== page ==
LinuxSecurity.com
Share your story
The central voice for Linux and Open Source security news
Home News Topics Advisories HOWTOs Features Newsletters About Register

Welcome!
Sign up!
EnGarde Community
Login
Polls
What is the most important Linux security technology?
 
Advisories
Community
Linux Events
Linux User Groups
Link to Us
Security Center
Book Reviews
Security Dictionary
Security Tips
SELinux
White Papers
Featured Blogs
All About Linux
DanWalsh LiveJournal
Securitydistro
Latest Newsletters
Linux Advisory Watch: July 18th, 2014
Linux Advisory Watch: July 13th, 2014
Subscribe
LinuxSecurity Newsletters
E-mail:
Choose Lists:
About our Newsletters
RSS Feeds
Get the LinuxSecurity news you want faster with RSS
Powered By

  
( IPCHAINS rulesets on 2.4.x kernels ) - What the ipchains.o module can do on 2.4.x kernels

7.40. ( IPCHAINS rulesets on 2.4.x kernels ) - What the ipchains.o module can do on 2.4.x kernels

Some people would like to continue using their legacy IPCHAINS rulesets on 2.4.x-based kernelw. Unfortunately, unless you are only doing packet firewalling and not trying to do any NATing (MASQ), PORTFW, or other advanced features, you're in trouble.

  • If you ARE only doing IPCHAINS filtering, all you need to do is unload all IPTABLES modules shown from the "/sbin/lsmod" command. After that, load the IPCHAINS module by running "/sbin/modprobe ipchains". After that, load your IPCHAINS ruleset as normal.

    • Please note that if you compiled IPTABLES support statically into the kernel, you CANNOT load the "ipchains" module (it shouldn't be even present) as it will conflict with the IPTABLES kernel code. Your ONLY option in this case is to recompile your kernel but make the IPTABLES and IPCHAINS options as modules.

So why can't you run IPCHAINS MASQ/PORTFW functionality with a 2.4.x kernel? Once the IPCHAINS module is loaded, you CANNOT use any IPTABLES commands or modules since the code conflicts. In addition to this, you cannot use any legacy 2.2.x IPCHAINS masq modules on a 2.4.x kernel as the kernels are so radically different. Plus, this really shouldn't be an issue as all of this functionality is available via native IPTABLES modules now. Finally, you cannot use the IPMASQADM tool with a 2.4.x kernel as the program both won't compile and ultimately the PORTFW kernel handlers aren't present anymore (it's now done natively by the IPTABLES code). So, considering all of these facts:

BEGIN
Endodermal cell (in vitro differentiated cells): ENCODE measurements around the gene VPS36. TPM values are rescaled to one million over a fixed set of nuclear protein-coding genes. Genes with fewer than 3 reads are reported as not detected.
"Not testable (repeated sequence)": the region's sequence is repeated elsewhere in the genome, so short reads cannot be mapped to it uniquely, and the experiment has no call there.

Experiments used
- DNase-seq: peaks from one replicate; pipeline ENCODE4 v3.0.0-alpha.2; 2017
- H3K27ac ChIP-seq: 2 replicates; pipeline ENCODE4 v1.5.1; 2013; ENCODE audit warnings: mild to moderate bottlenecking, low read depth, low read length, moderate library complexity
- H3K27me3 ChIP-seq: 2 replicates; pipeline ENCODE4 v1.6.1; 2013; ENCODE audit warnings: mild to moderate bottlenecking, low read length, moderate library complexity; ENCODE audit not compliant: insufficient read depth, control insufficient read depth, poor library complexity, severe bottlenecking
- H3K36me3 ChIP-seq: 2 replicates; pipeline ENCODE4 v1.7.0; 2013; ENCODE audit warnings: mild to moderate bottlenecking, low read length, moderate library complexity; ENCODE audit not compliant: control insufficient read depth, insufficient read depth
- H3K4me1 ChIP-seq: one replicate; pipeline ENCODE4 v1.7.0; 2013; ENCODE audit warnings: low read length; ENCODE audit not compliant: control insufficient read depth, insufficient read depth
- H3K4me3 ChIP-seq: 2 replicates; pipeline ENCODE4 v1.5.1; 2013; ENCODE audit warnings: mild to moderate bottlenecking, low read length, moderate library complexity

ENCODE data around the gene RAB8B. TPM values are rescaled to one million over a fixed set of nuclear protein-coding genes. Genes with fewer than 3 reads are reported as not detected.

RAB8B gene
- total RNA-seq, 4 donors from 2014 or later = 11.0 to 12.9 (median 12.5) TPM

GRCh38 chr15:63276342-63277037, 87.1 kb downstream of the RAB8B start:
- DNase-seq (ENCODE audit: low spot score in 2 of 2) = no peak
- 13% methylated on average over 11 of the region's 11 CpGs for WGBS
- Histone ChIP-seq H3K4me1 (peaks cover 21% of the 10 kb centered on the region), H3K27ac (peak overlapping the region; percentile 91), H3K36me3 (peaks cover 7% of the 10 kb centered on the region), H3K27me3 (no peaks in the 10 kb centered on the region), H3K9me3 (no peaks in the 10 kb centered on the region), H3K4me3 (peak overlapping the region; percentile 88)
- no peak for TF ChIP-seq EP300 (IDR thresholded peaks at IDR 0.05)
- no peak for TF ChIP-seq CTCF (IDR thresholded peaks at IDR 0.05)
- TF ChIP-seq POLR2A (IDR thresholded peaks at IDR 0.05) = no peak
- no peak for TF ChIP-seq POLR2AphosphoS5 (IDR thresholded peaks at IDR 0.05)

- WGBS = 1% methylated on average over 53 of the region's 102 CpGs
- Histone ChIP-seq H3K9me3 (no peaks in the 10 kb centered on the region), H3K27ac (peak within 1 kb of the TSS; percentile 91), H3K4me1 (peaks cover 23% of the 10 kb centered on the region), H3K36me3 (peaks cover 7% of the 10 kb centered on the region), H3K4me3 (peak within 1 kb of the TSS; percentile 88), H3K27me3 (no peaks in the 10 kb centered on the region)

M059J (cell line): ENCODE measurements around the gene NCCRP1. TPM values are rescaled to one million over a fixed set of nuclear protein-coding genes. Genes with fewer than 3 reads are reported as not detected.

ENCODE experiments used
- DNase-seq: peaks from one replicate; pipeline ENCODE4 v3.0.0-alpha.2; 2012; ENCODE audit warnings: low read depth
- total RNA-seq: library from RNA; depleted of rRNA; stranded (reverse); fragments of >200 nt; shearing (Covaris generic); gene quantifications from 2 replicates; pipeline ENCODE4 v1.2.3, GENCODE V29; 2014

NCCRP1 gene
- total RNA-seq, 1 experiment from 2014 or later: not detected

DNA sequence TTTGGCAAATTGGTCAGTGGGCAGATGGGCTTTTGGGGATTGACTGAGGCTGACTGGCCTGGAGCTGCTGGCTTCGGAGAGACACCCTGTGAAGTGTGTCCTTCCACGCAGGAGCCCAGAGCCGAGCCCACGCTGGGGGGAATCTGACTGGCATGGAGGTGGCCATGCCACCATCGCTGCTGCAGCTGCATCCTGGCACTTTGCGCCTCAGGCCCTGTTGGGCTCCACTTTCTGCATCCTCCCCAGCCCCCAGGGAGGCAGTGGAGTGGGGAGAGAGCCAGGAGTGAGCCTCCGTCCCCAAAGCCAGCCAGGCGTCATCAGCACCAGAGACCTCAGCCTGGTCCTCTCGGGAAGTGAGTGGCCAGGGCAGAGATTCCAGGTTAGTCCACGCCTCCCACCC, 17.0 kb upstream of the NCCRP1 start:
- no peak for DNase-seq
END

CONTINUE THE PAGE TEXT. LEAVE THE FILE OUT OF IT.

• You cannot run any form of PORTFW on this 2.4.x machine

  • Protocols that require special handling like FTP, IRC, CuSeeme, RealAudio, etc. will no longer work

Basically, the ipchains kernel module included with the 2.4.x kernels is intended for basic packet firewall compatibility and NOT any NAT(MASQ) functionality.

    
Partner

 

Latest Features
Peter Smith Releases Linux Network Security Online
Securing a Linux Web Server
Password guessing with Medusa 2.0
Password guessing as an attack vector
Squid and Digest Authentication
Squid and Basic Authentication
Demystifying the Chinese Hacking Industry: Earning 6 Million a Night
Free Online security course (LearnSIA) - A Call for Help
What You Need to Know About Linux Rootkits
Review: A Practical Guide to Fedora and Red Hat Enterprise Linux - Fifth Edition
Yesterday's Edition
Router hacking competition announced for Defcon
EFF wants hackers to help build an open, secure router
Hackers Could Take Control of Your Car. This Device Can Stop Them
Partner Sponsor

Community | HOWTOs | Blogs | Features | Book Reviews | Networking
 Security Projects |  Latest News |  Newsletters |  SELinux |  Privacy |  Home
 Hardening |   About Us |   Advertise |   Legal Notice |   RSS |   Guardian Digital
(c)Copyright 2014 Guardian Digital, Inc. All rights reserved.